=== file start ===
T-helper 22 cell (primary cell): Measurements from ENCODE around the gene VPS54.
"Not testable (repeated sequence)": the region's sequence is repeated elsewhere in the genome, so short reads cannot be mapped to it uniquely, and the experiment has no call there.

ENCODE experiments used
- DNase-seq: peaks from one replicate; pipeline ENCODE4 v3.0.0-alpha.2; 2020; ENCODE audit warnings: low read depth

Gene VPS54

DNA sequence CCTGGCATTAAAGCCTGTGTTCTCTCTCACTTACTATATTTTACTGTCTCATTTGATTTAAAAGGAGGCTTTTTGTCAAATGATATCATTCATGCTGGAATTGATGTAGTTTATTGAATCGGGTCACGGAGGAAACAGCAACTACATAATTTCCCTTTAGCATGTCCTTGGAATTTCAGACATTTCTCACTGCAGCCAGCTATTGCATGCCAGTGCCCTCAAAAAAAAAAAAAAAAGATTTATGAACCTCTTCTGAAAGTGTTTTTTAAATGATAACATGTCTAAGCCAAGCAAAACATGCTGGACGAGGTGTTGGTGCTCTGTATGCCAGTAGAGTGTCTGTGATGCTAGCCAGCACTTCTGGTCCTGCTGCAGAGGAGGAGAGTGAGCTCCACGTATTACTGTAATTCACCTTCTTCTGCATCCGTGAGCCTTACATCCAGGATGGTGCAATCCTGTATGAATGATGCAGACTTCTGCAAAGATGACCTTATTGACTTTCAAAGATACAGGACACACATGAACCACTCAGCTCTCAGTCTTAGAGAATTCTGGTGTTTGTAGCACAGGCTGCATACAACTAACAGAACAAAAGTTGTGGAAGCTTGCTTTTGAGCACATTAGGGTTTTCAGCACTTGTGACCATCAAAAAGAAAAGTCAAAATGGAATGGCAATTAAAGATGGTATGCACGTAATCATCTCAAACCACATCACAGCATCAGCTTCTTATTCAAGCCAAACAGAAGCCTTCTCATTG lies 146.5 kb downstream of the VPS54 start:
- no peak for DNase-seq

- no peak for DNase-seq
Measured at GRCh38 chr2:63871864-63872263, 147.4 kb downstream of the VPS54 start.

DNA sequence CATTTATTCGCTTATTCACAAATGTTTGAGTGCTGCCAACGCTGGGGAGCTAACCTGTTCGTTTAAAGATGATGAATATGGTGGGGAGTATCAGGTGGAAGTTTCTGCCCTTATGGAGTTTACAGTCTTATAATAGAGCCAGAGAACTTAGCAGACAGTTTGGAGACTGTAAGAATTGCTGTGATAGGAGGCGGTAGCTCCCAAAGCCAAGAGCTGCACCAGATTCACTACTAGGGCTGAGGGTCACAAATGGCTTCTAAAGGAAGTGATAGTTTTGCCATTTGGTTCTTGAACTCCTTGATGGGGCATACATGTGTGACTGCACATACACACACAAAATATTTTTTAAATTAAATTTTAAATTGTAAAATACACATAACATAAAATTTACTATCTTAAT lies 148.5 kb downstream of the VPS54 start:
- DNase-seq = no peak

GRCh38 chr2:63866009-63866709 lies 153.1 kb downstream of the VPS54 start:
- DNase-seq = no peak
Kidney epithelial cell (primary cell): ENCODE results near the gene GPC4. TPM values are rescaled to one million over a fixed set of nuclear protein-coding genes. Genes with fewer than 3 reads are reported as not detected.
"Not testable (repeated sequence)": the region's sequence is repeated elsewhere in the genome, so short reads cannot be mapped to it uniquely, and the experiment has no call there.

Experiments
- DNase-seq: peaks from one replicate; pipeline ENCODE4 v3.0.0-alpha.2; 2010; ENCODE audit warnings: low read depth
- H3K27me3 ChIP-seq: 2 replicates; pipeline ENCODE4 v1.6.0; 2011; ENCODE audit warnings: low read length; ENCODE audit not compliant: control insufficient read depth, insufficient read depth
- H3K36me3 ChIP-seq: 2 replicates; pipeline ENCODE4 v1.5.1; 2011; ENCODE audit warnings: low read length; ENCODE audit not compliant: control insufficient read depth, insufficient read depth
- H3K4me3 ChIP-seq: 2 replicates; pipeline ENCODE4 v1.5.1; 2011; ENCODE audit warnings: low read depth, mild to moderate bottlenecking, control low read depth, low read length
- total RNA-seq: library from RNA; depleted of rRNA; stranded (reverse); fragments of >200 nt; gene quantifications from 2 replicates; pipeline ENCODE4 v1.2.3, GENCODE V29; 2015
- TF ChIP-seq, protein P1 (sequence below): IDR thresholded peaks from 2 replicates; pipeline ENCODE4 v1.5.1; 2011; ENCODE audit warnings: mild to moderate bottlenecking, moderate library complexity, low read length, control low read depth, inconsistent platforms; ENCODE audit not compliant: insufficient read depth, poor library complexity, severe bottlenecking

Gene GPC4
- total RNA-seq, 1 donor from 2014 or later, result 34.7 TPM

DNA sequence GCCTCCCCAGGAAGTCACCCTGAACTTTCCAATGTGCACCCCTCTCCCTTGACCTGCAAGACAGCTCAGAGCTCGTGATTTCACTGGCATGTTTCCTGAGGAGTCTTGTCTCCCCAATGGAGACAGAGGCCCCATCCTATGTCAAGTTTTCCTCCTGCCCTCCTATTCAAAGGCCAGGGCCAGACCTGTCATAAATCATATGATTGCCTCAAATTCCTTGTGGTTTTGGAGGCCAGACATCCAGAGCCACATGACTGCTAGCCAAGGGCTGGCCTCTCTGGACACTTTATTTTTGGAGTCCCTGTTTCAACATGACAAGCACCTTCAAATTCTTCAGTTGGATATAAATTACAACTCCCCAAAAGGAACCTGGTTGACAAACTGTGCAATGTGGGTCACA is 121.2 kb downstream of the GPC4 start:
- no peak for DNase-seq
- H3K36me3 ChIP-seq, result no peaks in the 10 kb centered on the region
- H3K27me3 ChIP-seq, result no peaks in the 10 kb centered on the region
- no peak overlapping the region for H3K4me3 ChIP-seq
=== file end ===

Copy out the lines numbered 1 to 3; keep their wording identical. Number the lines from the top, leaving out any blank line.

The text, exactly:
T-helper 22 cell (primary cell): Measurements from ENCODE around the gene VPS54.
"Not testable (repeated sequence)": the region's sequence is repeated elsewhere in the genome, so short reads cannot be mapped to it uniquely, and the experiment has no call there.

ENCODE experiments used